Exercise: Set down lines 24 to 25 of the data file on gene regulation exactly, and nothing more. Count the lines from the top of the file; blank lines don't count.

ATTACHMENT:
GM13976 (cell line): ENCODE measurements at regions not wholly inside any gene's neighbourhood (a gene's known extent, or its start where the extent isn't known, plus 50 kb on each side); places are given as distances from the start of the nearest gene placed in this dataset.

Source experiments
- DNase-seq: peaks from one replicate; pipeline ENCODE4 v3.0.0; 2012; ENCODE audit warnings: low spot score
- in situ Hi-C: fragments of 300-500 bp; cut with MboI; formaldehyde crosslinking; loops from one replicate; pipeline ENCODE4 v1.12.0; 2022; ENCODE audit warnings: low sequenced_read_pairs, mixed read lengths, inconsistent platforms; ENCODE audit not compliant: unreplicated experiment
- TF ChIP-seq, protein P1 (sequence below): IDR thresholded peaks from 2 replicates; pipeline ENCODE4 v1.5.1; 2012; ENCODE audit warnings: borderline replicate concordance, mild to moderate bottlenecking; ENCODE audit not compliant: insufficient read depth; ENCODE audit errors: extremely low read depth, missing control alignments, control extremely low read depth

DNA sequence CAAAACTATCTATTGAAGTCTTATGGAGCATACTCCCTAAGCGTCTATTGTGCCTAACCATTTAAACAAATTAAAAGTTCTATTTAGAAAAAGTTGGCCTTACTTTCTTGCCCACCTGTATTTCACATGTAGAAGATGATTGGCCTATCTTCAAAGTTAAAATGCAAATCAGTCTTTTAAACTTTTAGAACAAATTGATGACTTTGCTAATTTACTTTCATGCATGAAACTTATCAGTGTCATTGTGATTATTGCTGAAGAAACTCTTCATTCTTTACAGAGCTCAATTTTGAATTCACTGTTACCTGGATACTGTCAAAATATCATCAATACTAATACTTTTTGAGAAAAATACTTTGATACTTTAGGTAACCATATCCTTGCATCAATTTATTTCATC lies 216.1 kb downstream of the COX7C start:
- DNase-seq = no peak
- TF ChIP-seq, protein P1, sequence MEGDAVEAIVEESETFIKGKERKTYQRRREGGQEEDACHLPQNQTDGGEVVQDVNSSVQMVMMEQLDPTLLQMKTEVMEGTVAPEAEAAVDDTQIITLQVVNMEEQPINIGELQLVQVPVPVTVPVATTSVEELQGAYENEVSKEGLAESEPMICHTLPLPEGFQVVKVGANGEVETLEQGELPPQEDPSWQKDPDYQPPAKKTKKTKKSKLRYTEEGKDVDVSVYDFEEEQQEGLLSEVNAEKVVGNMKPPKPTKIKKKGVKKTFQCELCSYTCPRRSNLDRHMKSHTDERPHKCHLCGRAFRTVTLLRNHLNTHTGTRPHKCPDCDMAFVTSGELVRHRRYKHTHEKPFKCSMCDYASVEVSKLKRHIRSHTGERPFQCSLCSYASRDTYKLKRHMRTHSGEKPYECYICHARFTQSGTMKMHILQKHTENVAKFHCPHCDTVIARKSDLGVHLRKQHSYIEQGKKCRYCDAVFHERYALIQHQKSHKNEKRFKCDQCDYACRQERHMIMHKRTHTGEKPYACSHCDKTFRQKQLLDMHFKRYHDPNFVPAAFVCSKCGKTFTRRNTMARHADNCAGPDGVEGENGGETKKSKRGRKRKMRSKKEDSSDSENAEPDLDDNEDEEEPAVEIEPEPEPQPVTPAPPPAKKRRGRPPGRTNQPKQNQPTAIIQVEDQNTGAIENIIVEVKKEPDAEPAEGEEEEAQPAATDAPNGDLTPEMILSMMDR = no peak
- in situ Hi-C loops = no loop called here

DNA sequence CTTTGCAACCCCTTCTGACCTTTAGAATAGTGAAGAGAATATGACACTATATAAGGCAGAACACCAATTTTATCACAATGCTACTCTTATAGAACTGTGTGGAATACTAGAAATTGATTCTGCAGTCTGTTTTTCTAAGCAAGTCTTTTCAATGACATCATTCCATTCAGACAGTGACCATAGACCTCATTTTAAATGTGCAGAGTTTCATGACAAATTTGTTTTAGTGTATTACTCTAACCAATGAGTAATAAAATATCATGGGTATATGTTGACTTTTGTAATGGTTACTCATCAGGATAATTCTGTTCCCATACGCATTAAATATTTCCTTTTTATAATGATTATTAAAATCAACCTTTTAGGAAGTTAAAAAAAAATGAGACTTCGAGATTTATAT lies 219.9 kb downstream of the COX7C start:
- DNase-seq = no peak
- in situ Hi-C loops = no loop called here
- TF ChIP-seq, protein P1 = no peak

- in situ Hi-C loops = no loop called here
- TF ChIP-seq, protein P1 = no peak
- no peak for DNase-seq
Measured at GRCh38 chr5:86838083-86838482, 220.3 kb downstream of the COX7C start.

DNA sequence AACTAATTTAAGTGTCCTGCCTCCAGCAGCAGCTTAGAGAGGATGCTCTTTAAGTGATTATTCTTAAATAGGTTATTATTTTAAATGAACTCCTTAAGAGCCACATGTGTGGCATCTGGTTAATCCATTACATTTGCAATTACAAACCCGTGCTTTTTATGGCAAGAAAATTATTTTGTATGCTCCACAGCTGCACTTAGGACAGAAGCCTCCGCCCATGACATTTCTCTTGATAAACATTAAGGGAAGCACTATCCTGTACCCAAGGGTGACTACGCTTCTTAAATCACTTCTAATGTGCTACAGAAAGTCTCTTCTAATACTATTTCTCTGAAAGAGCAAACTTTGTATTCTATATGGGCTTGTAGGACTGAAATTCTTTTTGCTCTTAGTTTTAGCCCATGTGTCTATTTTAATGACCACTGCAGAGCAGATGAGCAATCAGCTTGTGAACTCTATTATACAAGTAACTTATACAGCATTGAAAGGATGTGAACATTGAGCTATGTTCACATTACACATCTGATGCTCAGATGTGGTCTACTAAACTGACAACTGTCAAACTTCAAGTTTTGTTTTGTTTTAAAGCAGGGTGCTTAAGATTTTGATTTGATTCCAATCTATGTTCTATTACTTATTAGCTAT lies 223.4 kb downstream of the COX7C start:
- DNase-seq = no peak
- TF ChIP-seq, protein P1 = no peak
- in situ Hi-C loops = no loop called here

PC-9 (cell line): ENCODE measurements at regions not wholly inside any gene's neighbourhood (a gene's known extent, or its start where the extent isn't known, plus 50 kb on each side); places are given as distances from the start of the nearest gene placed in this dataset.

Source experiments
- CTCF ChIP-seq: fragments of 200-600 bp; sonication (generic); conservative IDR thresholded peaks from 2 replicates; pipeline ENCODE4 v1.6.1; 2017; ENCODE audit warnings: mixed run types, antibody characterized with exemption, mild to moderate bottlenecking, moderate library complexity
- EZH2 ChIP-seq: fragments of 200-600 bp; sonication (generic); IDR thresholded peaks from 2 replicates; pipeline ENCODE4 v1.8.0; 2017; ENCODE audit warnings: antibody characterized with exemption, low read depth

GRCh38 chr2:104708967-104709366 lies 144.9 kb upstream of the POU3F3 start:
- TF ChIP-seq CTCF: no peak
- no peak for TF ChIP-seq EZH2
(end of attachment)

- CTCF ChIP-seq: fragments of 200-600 bp; sonication (generic); conservative IDR thresholded peaks from 2 replicates; pipeline ENCODE4 v1.6.1; 2017; ENCODE audit warnings: mixed run types, antibody characterized with exemption, mild to moderate bottlenecking, moderate library complexity
- EZH2 ChIP-seq: fragments of 200-600 bp; sonication (generic); IDR thresholded peaks from 2 replicates; pipeline ENCODE4 v1.8.0; 2017; ENCODE audit warnings: antibody characterized with exemption, low read depth